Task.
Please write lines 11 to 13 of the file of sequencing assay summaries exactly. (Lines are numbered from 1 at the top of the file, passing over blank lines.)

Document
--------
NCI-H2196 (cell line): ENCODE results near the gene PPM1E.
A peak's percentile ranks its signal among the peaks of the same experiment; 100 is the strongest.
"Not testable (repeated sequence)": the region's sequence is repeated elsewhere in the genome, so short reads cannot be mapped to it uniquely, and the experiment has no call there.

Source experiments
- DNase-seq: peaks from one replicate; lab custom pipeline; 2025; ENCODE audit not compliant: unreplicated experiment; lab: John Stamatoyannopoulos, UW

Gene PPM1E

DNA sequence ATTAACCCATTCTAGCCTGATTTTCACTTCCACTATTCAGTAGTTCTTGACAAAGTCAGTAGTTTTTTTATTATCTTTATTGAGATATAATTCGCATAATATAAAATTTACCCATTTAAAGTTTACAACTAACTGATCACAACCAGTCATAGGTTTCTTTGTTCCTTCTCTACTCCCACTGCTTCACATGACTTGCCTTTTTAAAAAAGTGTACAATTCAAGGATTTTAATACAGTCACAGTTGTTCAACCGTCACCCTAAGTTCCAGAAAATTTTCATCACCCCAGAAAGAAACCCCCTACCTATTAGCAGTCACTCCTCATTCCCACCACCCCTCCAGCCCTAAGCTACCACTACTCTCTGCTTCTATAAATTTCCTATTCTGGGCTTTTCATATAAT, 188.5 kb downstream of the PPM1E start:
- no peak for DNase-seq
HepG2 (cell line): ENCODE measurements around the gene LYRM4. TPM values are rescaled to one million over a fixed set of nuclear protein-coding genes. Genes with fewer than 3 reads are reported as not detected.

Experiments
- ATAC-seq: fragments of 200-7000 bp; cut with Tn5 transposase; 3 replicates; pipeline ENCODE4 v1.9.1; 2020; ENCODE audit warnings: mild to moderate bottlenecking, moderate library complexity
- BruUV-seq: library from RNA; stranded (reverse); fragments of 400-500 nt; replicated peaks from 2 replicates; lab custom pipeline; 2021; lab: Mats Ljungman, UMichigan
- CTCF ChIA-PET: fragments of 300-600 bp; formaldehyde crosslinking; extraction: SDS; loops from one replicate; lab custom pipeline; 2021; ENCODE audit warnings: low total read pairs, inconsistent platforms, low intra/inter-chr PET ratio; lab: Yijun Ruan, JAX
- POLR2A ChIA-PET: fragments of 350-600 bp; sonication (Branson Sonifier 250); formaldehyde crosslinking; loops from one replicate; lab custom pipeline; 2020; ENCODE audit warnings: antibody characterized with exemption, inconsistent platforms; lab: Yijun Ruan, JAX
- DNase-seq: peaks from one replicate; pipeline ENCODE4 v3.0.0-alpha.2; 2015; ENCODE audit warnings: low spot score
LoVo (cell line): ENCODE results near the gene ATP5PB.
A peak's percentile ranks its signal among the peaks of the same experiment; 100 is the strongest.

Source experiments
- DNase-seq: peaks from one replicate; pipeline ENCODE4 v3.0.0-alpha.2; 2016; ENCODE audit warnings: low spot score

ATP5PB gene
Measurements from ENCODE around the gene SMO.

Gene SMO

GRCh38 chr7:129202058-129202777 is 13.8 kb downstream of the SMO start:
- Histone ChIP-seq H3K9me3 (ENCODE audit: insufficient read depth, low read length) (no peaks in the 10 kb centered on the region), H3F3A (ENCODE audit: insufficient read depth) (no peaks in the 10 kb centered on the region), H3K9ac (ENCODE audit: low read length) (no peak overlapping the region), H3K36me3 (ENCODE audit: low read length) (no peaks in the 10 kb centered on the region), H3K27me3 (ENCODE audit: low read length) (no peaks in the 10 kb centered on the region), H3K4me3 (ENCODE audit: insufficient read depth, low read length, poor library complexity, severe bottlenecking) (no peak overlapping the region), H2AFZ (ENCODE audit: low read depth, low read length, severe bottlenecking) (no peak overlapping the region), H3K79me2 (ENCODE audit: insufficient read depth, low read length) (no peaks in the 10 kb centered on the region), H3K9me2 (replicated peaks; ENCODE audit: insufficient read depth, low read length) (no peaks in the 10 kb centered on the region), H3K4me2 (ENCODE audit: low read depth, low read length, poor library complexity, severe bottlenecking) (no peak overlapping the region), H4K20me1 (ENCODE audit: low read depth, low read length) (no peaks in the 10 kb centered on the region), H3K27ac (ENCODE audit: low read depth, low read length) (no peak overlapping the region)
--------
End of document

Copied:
- ATAC-seq: fragments of 200-7000 bp; cut with Tn5 transposase; 3 replicates; pipeline ENCODE4 v1.9.1; 2020; ENCODE audit warnings: mild to moderate bottlenecking, moderate library complexity
- BruUV-seq: library from RNA; stranded (reverse); fragments of 400-500 nt; replicated peaks from 2 replicates; lab custom pipeline; 2021; lab: Mats Ljungman, UMichigan
- CTCF ChIA-PET: fragments of 300-600 bp; formaldehyde crosslinking; extraction: SDS; loops from one replicate; lab custom pipeline; 2021; ENCODE audit warnings: low total read pairs, inconsistent platforms, low intra/inter-chr PET ratio; lab: Yijun Ruan, JAX